|The family walk!|
Let me start by saying that this was not totally typical of family time at our house. First, we had all of the children here at once. This is unusual because with older kids, dances and time with friends often take precedence over unscheduled family time. While we set aside Monday evening as a time for our family, Saturday's rarely work for familial togetherness. Really, this Saturday wasn't so great either. There was one of the aforementioned church dances scheduled, and one of our kids had tentative plans with a friend. Like many parents, we decided to "take a stand". We wanted time with our kids and this was going to be the night.
In some quarters, this event was met with celebration, while others were less than impressed. "Can we please go? Pleeeeeeeeease?"
"No, not this time."
"No, really, I'm serious.... PLEASE."
"No, really, NO."
Well, this went on throughout the evening. "Why can't we go?"
"Because we want to have some family time."
"No, really, why? What did we do wrong?"
"Nothing, really, we just want to have some time together as a family."
"Seriously... Why do we have to do this? Tonight?"
"Look... We are going to spend some time together and you are GOING TO HAVE FUN! NOW LET'S PLAY YAHTZEE! WHERE'S THE YAHTZEE?!?!?!"
As you can see, this was, at times, tension fraught. Bolstered by our seven year old's sheer delight at sitting around the table playing a game with his family, we decided to soldier on. And, in some ways, it was fun. Two of our kids were having a raucous time, while the others looked like their world was about to end. This is somewhat unusual because more often than not our children are pretty good sports, but I can also say that we haven't been as consistent with extra family time for a while.
Following a Yahtzee game that was finished in a record 75 minutes (nine people and one Yahtzee cup, what can you expect?), my wife was determined that we go on a family walk. Not just any walk... She made us line up in age order, marching up the street, led by a stroller pushed by our diminutive six year old. Now, the point of this exercise had nothing to do with instilling military precision into our kids, although this is an interesting idea, we just wanted to see what kinds of looks we would get from passing motorists. And looks we got - mouths agape, smiles and some doubletakes. I guess you just don't see families like ours walking to the local park en famille.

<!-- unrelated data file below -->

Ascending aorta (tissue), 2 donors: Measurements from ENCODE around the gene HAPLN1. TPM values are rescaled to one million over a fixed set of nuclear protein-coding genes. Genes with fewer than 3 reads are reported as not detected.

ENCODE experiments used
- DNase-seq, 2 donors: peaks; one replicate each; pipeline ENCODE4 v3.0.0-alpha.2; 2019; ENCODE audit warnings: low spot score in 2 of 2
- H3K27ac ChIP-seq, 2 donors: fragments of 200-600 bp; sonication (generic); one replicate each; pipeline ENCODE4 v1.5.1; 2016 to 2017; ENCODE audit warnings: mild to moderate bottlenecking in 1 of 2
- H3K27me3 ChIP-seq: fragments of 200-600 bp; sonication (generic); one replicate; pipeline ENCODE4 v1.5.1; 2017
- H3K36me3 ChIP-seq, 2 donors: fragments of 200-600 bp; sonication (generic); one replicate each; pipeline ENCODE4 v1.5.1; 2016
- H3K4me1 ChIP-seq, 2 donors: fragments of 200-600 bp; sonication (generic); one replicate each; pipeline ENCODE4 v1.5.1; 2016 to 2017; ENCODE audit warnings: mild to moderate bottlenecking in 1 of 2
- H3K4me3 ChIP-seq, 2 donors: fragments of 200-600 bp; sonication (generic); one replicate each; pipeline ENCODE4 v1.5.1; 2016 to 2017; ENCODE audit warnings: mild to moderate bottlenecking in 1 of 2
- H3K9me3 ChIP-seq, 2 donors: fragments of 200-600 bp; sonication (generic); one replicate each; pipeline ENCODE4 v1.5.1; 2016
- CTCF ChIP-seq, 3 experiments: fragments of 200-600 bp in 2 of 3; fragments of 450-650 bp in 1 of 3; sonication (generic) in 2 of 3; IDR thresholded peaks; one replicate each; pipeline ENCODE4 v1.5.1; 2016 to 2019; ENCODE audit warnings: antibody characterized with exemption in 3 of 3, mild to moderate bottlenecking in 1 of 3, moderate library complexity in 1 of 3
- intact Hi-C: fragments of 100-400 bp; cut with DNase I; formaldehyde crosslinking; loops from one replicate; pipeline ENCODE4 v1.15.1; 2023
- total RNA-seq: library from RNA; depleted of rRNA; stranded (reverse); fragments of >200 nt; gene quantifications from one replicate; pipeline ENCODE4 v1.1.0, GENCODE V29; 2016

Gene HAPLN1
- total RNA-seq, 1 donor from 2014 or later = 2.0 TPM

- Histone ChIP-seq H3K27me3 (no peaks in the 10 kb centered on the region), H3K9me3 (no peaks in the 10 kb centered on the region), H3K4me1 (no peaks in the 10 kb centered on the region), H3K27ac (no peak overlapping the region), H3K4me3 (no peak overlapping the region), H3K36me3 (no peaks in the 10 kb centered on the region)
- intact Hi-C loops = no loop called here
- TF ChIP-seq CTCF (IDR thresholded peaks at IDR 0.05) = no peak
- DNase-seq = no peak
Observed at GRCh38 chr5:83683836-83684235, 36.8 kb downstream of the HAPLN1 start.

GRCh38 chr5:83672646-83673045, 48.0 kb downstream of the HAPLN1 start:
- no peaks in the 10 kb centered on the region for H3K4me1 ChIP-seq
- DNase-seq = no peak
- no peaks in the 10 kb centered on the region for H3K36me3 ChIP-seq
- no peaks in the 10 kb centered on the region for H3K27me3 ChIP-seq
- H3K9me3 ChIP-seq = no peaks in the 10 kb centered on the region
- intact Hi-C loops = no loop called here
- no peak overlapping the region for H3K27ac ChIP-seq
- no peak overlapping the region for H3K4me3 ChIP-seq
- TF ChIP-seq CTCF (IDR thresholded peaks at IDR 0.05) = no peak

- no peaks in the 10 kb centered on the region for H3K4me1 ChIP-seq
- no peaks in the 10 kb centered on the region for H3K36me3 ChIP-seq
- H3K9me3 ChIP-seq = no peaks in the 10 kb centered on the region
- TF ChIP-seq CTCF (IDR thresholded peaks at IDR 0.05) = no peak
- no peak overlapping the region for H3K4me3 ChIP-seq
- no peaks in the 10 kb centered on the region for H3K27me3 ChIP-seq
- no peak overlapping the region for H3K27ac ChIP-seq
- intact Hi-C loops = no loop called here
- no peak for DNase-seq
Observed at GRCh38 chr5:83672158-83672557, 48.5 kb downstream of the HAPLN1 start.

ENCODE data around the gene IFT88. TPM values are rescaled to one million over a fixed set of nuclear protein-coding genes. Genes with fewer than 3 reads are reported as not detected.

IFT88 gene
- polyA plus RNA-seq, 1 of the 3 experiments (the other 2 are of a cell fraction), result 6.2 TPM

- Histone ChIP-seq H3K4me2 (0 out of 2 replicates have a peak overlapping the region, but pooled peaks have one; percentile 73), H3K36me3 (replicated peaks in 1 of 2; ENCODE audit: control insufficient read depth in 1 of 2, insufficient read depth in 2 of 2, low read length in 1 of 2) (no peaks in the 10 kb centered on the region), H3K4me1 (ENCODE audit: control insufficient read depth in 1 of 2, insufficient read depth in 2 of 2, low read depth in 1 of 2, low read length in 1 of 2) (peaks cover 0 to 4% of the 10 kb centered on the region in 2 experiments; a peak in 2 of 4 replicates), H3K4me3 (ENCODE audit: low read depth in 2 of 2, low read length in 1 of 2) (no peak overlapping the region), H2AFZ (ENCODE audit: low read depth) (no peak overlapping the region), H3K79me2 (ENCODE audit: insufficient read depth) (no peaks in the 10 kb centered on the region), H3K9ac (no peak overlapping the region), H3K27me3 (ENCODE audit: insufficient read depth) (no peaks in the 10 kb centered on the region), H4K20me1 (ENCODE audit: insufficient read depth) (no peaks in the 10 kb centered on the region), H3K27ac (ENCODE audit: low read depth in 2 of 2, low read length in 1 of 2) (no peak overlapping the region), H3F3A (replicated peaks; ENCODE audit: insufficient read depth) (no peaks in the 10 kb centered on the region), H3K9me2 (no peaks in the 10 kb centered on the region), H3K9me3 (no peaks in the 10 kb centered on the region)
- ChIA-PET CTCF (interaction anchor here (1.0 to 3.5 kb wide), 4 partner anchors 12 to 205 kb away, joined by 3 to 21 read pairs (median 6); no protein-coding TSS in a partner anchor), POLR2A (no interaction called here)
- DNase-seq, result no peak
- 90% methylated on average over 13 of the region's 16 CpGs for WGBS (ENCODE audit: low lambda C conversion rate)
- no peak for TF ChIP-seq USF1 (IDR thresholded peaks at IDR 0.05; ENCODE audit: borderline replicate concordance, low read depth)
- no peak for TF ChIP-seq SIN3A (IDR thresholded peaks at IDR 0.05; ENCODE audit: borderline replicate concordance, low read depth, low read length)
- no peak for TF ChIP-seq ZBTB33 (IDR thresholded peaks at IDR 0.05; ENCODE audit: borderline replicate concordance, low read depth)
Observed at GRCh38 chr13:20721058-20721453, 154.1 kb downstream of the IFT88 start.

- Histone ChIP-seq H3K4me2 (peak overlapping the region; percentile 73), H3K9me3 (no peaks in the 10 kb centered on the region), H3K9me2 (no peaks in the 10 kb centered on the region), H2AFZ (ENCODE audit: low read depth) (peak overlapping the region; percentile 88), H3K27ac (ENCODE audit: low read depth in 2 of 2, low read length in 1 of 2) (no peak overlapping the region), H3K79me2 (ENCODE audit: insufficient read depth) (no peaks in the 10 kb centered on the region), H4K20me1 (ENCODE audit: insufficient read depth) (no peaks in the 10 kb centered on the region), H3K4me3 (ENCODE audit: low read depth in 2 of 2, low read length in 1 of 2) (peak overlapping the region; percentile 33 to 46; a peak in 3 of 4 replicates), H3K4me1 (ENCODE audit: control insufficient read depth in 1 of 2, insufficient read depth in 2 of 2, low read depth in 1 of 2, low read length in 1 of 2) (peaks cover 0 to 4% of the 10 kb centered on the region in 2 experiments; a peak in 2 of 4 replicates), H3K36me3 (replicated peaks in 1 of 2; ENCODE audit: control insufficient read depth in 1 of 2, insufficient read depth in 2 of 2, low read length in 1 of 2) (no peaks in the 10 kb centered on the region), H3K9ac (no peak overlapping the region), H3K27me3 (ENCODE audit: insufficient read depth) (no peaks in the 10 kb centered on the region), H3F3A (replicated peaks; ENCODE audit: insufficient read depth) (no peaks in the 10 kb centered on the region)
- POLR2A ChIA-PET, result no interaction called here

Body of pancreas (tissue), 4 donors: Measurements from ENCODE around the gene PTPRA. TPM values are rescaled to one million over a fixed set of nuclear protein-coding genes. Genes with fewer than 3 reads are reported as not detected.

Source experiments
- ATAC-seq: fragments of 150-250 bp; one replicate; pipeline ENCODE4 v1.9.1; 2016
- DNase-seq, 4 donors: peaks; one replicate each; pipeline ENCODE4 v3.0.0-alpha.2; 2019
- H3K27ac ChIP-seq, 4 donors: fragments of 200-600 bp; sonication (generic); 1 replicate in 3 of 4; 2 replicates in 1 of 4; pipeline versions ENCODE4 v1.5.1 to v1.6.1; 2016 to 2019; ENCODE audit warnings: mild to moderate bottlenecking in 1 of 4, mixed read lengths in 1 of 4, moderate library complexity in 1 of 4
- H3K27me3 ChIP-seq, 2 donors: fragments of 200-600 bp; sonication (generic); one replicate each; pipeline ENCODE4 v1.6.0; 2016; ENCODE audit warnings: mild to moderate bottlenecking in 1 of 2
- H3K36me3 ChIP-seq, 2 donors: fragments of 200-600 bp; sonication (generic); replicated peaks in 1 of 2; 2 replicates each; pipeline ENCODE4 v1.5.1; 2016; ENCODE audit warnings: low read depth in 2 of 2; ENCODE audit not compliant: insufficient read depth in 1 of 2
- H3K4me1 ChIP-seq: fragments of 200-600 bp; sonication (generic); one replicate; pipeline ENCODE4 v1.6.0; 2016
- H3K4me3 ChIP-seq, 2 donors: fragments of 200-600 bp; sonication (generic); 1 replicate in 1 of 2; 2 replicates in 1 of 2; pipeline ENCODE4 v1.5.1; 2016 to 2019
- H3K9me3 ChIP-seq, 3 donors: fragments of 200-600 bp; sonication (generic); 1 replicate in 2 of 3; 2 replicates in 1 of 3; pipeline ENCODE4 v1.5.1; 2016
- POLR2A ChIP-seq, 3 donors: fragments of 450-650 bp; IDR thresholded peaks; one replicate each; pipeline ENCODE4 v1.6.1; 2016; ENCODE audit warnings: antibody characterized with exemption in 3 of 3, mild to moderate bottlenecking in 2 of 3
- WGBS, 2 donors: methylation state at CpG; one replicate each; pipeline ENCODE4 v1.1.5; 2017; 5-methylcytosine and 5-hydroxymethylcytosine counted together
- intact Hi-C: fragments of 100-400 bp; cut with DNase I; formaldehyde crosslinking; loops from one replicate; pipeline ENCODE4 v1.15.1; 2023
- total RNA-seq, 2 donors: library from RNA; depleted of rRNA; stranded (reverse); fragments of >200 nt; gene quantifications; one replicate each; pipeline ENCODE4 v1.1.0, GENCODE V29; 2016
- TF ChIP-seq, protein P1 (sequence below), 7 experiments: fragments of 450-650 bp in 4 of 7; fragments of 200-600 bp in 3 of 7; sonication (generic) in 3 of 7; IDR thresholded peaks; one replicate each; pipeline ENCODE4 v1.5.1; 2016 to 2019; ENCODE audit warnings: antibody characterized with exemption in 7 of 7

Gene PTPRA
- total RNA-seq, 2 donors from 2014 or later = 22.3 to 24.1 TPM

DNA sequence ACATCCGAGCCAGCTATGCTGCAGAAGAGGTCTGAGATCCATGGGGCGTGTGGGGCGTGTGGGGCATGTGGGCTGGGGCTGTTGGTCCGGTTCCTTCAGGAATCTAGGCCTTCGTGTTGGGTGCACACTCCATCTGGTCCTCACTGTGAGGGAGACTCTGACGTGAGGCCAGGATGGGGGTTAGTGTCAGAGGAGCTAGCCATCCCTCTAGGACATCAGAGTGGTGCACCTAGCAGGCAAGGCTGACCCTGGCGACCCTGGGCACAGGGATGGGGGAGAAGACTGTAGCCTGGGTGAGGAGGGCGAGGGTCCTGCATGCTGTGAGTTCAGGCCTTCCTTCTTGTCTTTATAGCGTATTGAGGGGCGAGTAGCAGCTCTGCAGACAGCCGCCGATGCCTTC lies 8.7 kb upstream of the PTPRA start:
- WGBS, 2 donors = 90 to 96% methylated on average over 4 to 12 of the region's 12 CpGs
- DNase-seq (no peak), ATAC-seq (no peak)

Our destination, the park, was deserted. This allowed us to take over the swings, slides and teeter-totters with abandon. We swung (swinged? Enswingulated?), played freeze tag and tried to get our oldest son to join in. For some reason, he'd assumed the position of a J.C. Penney underwear model, not wanting to admit that he was with these people. I can't imagine why.
The evening ended, almost, at home with a round the piano singalong. Before the cockles of your heart are warmed, I must tell you that this was met most reluctantly. Our daughter was game, and we let her pick the songs. Unfortunately, this led to a medley of every love song from 1990's Disney films, but at least she was playing along. I can assure you, though, that the answer to "Can You Feel the Love Tonight" was a resounding, "No."
Disappointed that, overall, our dream of family togetherness did not go well, we had one of our little family meetings and it was straight to bed!
Now, here's where the seeds come in. The last thing I expected was to have another "fun" family night in the near future. But, as we gathered around the table for a very casual dinner of nachos, our oldest son asked if we could all play Yahtzee. Another one of our children wanted to go on a walk to the park. And, vintage copy of the Mitch Miller songbook in hand, we had another family singalong, complete with one of the kids accompanying on guitar. And this time... it really was fun. Had we not plowed through Saturday night, Sunday night wouldn't ever have been so fun.
So, to you parents, take courage! Don't give up, because just when you think you've failed in your goal of creating a united family, you might be able to reap the harvest of those seeds you've sown.